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What is Alcohol?
We often think of alcohol as beverages, but what is it? Alcohol is classed as a ‘sedative hypnotic’ drug, which means it acts to depress the central nervous system at high doses. At lower doses, alcohol can act as a stimulant, inducing feelings of euphoria and talkativeness, but drinking too much alcohol at one session can lead to drowsiness, respiratory depression as well as a coma or death.
Alcohol Affects the Brain
Thirty seconds after your first sip, alcohol races into your brain. It slows down the chemicals and pathways that your brain cells use to send messages. That alters your mood, slows your reflexes, and throws off your balance. You also can’t think straight, which you may not recall later, because you’ll struggle to store things in long-term memory.
If you drink heavily for a long time, booze can affect how your brain looks and works. Its cells start to change and even get smaller. Too much alcohol can actually shrink your brain. And that’ll have big effects on your ability to think, learn, and remember things. It can also make it harder to keep a steady body temperature and control your movements.
Booze irritates the lining of your stomach and makes your digestive juices flow. When enough acid and alcohol build up, you get nauseated and you may throw up. Years of heavy drinking can cause painful sores called ulcers in your stomach. And high levels of stomach juices mean you won’t feel hungry. That’s one reason long-term drinkers often don’t get all the nutrients they need.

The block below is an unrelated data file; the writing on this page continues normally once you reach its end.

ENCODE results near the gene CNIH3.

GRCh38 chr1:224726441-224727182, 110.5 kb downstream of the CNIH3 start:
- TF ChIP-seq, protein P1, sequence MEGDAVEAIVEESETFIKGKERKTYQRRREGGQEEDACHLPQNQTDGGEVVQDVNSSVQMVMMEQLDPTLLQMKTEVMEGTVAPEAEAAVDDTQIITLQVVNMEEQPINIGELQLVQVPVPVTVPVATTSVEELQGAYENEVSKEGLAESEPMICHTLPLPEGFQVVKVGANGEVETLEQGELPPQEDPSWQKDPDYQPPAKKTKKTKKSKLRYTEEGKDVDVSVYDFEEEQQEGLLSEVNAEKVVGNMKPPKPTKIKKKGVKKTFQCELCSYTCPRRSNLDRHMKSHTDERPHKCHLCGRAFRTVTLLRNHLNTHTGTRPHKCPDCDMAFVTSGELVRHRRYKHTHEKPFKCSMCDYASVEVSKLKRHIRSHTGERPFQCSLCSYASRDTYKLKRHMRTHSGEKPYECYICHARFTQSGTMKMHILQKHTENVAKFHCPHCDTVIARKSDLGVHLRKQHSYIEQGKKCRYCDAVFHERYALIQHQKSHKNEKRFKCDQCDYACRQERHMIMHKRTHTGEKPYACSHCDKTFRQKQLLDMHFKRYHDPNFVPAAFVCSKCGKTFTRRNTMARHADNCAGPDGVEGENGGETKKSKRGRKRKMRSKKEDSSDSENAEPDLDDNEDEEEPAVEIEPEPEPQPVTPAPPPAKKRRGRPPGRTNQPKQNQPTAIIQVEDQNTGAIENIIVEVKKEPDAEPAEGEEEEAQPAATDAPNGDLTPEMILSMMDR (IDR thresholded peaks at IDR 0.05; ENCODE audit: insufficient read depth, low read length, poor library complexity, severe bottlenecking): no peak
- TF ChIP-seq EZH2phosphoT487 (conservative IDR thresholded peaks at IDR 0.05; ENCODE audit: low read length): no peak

Your liver breaks down almost all the alcohol you drink. In the process, it handles a lot of toxins. Over time, heavy drinking makes the organ fatty and lets thicker, fibrous tissue build up. That limits blood flow, so liver cells don’t get what they need to survive. As they die off, the liver gets scars and stops working as well, a disease called cirrhosis.
Normally, this organ makes insulin and other chemicals that help your intestines break down food. But alcohol jams that process up. The chemicals stay inside the pancreas. Along with toxins from alcohol, they cause inflammation in the organ, which can lead to serious damage. After years, that means you won’t be able to make the insulin you need, which can lead to diabetes. It also makes you more likely to get pancreatic cancer.
Do You Know Someone Struggling with Alcohol?
SAMHSA’s National Helpline, 1-800-662-HELP (4357), (also known as the Treatment Referral Routing Service) or TTY: 1-800-487-4889 is a confidential, free, 24-hour-a-day, 365-day-a-year, information service, in English and Spanish, for individuals and family members facing mental and/or substance use disorders. This service provides referrals to local treatment facilities, support groups, and community-based organizations. Callers can also order free publications and other information.
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